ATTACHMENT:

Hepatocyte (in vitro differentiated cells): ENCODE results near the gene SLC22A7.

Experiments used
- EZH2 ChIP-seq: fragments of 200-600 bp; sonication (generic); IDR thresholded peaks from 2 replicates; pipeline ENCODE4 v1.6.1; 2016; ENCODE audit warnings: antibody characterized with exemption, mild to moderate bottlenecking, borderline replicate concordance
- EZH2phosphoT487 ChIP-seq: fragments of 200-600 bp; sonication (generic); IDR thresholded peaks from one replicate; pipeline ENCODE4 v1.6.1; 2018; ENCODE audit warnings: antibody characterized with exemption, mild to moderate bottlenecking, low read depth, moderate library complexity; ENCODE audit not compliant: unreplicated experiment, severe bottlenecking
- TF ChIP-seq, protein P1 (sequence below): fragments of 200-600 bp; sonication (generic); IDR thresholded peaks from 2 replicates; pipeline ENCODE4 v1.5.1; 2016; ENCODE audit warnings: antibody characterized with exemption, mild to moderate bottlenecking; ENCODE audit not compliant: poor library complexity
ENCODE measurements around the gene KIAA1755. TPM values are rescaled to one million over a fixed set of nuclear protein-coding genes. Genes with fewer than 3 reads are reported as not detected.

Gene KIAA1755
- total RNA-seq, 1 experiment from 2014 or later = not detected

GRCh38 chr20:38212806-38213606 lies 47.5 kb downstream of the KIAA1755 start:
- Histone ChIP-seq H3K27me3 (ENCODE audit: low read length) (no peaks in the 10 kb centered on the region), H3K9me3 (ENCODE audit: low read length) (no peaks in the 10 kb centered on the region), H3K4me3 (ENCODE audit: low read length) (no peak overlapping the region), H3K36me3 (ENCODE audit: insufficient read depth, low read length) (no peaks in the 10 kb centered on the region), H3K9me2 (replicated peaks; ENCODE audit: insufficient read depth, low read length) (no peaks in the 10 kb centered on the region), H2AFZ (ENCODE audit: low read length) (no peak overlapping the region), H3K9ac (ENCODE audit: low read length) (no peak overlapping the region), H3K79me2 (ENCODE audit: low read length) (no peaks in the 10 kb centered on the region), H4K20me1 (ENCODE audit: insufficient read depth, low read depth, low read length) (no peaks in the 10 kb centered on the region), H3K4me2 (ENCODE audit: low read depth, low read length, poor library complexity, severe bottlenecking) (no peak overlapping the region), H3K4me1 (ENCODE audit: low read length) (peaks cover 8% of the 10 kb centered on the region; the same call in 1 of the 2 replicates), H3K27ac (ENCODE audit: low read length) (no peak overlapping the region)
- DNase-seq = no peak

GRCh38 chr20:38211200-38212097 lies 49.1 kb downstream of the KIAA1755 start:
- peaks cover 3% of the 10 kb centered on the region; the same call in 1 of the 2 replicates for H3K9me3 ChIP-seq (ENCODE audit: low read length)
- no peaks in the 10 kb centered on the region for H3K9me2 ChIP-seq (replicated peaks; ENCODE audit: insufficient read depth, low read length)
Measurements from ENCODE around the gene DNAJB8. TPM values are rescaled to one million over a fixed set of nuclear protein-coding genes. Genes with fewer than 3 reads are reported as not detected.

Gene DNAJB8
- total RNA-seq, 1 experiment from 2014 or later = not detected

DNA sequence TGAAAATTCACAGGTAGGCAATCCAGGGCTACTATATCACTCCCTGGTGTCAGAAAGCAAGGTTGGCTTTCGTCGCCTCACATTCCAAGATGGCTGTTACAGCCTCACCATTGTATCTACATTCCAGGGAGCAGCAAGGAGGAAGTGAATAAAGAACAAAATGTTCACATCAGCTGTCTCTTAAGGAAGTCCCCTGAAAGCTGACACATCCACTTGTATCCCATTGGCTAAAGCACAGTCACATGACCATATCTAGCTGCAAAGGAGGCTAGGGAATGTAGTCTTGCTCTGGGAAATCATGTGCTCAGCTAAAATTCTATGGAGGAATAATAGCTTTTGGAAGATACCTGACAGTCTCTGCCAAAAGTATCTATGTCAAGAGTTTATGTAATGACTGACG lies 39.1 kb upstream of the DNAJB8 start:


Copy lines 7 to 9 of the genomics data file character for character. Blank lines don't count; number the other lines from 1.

Gene KIAA1755
- total RNA-seq, 1 experiment from 2014 or later = not detected

GRCh38 chr20:38212806-38213606 lies 47.5 kb downstream of the KIAA1755 start: